40th Ohio Infantry

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40th Regiment, Ohio Volunteer Infantry
Active September 1861 to December 10, 1864
Country United States
Allegiance Union
Branch Infantry
Engagements Tullahoma Campaign
Chickamauga Campaign
Battle of Chickamauga
Siege of Chattanooga
Battle of Lookout Mountain
Battle of Missionary Ridge
Atlanta Campaign
Battle of Resaca
Battle of Dallas
Battle of New Hope Church
Battle of Allatoona
Battle of Kennesaw Mountain
Battle of Peachtree Creek
Siege of Atlanta
Battle of Jonesboro
Battle of Lovejoy's Station
Battle of Franklin

The 40th Ohio Volunteer Infantry (or 40th OVI) was an infantry regiment in the Union Army during the American Civil War.

Service[edit]

The 40th Ohio Infantry was organized at Camp Chase in Columbus, Ohio September through November 1861 and mustered in for three years service on December 7, 1861 under the command of Colonel Jonathan Cranor.

The regiment was attached to 18th Brigade, Army of the Ohio, to March 1862. Unattached, Army of the Ohio to August 1862. District of Eastern Kentucky, Department of the Ohio, to October 1862. District of the Kanawha, West Virginia, Department of the Ohio, to February 1863. 2nd Brigade, Baird's Division, Army of Kentucky, Department of the Cumberland, to June 1863. 1st Brigade, 1st Division, Reserve Corps, Army of the Cumberland, to October 1863. 1st Brigade, 2nd Division, IV Corps, Army of the Cumberland, October 1863. 2nd Brigade, 1st Division, IV Corps, to December 1864.

Companies A, B, C, and D mustered out of service at Pilot Knob, Georgia on October 7, 1864. The remainder of the regiment mustered out at Nashville, Tennessee on December 10, 1864, with veterans and recruits being transferred to the 51st Ohio Infantry.

Detailed service[edit]

Ordered to eastern Kentucky December 11, 1861. Garfield's Campaign against Humphrey Marshall December 23, 1861 to January 30, 1862. Advance on Paintsville, Ky., December 31, 1861 to January 7, 1862. Occupation of Paintsville January 8 to February 1. Middle Creek, near Prestonburg January 10. Expedition to Pound Gap, Cumberland Mountains, March 14–17. Pound Gap March 16. Moved to Piketon, Ky., and duty there until June 13. Moved to Prestonburg June 13, then to Louisa July 16, and duty there until September 13. Moved to Gallipolis, Ohio, September 13, then to Guyandotte, Va., October 4. Moved to eastern Kentucky November 14, and duty there until February 20, 1863. Ordered to Nashville, Tenn., February 20, thence to Franklin, Tenn. Repulse of Van Dorn's attack on Franklin April 10. Harpeth River, near Franklin, April 10. Duty at Franklin until June 2. Moved to Triune June 2. Tullahoma Campaign June 23-July 7. At Wartrace and Tullahoma until September 7. Chickamauga Campaign September 7–22. Reconnaissance from Rossville September 17. Ringgold, Ga., September 17. Battle of Chickamauga September 19–21. Siege of Chattanooga, Tenn., September 24-November 23. Reopening Tennessee River October 26–29. Chattanooga-Ringgold Campaign November 23–27. Lookout Mountain November 23–24. Missionary Ridge November 25. Ringgold Gap, Taylor's Ridge, November 27. Duty at Whiteside, Ala., until February 1864. Demonstration on Dalton, Ga., February 22–27. Tunnel Hill, Buzzard's Roost Gap and Rocky Faced Ridge February 23–25. Atlanta Campaign May 1 to September 8. Tunnel Hill May 6–7. Demonstration on Rocky Faced Ridge and Dalton May 8–13. Buzzard's Roost Gap May 8–9. Battle of Resaca May 14–15. Adairsville May 17. Near Kingston May 18–19. Near Cassville May 19. Advance on Dallas May 22–25. Operations on line of Pumpkin Vine Creek and battles about Dallas, New Hope Church, and Allatoona Hills May 25-June 5. Allatoona Pass June 1–2. Operations about Marietta and against Kennesaw Mountain June 10-July 2. Pine Hill June 11–14. Lost Mountain June 15–17. Assault on Kennesaw June 27. Ruff's Station, Smyrna Camp Ground, July 4. Chattahoochie River July 5–17. Peachtree Creek July 19–20. Siege of Atlanta July 22-August 25. Flank movement on Jonesboro August 25–30. Red Oak Station August 29. Battle of Jonesboro August 31-September 1. Lovejoy's Station September 2–6. Operations against Hood in northern Georgia and northern Alabama September 29-November 3. Moved to Pulaski, Tenn., and duty there until November 22. Battle of Franklin November 30.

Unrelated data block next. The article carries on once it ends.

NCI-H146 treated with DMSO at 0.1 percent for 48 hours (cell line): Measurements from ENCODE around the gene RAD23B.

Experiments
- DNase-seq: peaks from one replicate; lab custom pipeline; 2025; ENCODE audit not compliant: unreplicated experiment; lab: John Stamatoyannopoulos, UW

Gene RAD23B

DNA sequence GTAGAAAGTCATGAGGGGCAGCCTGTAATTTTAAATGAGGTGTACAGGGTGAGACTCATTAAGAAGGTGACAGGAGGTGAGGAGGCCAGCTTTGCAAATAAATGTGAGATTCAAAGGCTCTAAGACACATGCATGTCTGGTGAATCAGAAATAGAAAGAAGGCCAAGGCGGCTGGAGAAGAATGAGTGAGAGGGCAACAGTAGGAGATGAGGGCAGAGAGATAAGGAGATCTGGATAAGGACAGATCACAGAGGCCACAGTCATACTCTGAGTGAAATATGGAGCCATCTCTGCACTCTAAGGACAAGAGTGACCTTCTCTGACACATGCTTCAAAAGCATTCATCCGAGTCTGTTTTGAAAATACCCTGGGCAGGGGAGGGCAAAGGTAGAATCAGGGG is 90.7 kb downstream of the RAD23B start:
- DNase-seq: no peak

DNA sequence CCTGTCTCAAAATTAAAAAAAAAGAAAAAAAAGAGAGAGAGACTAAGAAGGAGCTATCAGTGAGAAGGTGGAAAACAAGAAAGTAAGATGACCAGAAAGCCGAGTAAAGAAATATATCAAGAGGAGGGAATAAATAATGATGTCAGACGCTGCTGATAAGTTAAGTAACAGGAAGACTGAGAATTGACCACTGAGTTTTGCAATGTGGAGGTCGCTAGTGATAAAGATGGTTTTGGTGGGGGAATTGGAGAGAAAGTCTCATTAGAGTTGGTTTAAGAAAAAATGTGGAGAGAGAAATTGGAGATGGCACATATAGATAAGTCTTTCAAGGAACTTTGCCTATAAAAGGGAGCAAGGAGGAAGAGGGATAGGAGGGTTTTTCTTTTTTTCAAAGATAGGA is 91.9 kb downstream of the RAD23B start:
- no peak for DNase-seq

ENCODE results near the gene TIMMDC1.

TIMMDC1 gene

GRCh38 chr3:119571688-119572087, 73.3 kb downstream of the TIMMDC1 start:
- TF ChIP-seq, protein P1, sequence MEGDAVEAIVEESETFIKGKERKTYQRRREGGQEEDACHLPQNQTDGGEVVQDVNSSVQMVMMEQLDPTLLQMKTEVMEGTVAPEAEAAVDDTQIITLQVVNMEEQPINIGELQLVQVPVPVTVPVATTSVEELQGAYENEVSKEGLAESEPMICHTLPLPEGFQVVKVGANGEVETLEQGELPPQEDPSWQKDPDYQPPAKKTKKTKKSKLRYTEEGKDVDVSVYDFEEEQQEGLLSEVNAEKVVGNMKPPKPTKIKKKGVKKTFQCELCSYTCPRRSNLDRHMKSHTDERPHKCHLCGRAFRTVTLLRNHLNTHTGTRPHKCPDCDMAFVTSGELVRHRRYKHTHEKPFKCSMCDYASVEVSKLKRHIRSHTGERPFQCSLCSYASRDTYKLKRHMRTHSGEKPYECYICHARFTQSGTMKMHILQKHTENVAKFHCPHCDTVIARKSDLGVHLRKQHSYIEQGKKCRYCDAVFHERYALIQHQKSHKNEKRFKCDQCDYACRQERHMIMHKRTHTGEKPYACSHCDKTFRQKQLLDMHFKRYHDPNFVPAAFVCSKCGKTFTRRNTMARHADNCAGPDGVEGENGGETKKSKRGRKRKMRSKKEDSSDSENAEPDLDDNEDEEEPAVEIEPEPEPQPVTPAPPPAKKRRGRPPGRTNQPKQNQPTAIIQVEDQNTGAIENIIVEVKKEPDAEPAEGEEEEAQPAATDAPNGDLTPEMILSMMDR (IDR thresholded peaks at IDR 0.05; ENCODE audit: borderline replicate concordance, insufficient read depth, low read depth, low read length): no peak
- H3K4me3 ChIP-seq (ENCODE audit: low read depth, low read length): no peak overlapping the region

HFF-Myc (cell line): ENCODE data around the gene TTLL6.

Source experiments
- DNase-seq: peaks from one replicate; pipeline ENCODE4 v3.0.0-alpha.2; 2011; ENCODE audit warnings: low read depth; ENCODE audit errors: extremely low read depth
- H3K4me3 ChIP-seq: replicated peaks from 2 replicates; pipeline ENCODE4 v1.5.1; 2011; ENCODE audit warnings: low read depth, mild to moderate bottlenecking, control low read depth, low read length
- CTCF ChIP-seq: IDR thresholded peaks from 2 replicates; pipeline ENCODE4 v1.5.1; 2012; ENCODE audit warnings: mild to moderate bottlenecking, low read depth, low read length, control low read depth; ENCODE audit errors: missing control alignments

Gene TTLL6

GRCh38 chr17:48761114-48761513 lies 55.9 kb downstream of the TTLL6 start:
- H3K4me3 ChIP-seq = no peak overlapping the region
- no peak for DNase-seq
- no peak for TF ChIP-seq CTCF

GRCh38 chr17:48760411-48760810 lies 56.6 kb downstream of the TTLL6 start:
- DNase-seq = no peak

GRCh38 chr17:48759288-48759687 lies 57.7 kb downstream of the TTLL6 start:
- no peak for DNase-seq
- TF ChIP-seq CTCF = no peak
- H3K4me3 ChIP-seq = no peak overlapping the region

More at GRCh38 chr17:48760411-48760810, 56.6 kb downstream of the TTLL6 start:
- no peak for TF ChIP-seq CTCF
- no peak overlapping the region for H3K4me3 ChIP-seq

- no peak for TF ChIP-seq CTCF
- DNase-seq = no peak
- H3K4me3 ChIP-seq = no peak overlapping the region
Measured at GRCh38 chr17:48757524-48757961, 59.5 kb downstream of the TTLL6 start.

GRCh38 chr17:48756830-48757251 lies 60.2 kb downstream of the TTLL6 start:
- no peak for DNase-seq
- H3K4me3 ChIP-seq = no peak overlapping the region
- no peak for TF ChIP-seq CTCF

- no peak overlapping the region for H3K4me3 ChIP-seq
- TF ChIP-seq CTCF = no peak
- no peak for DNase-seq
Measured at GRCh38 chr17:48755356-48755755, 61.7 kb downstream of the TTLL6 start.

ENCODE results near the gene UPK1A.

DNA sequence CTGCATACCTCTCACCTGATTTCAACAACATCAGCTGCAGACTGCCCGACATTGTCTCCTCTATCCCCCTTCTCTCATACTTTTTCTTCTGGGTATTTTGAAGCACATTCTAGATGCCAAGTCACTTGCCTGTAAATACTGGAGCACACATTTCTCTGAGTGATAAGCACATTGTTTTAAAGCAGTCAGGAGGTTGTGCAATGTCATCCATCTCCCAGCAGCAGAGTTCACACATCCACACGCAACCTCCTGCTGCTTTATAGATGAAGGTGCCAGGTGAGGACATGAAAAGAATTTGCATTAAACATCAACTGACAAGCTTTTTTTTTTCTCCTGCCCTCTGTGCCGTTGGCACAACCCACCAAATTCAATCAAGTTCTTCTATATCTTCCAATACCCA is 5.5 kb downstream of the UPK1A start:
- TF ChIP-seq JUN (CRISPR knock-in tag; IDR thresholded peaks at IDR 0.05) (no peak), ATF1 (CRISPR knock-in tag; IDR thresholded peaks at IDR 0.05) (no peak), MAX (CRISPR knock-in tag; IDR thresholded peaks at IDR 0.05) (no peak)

Casualties[edit]

The regiment lost a total of 237 men during service; 6 officers and 96 enlisted men killed or mortally wounded, 1 officer and 134 enlisted men died of disease.

Commanders[edit]

  • Colonel Jonathan Cranor
  • Colonel Jacob E. Taylor
  • Lieutenant Colonel William Jones - commanded at the Battle of Chickamauga

See also[edit]

References[edit]

  • Beach, John N. History of the Fortieth Ohio Volunteer Infantry (London, OH: Shepherd & Craig, Printers), 1884.
  • Doan, Isaac C. Reminiscences of the Chattanooga Campaign: A Paper (Richmond, IN: J. M. Coe's Printery), 1894. ISBN 9781176088955
  • Dyer, Frederick H. A Compendium of the War of the Rebellion (Des Moines, IA: Dyer Pub. Co.), 1908.
  • Ohio Roster Commission. Official Roster of the Soldiers of the State of Ohio in the War on the Rebellion, 1861–1865, Compiled Under the Direction of the Roster Commission (Akron, OH: Werner Co.), 1886-1895.
  • Reid, Whitelaw. Ohio in the War: Her Statesmen, Her Generals, and Soldiers (Cincinnati, OH: Moore, Wilstach, & Baldwin), 1868. ISBN 9781154801965
Attribution
  • This article contains text from a text now in the public domain: Dyer, Frederick H. (1908). A Compendium of the War of the Rebellion. Des Moines, IA: Dyer Publishing Co.

External links[edit]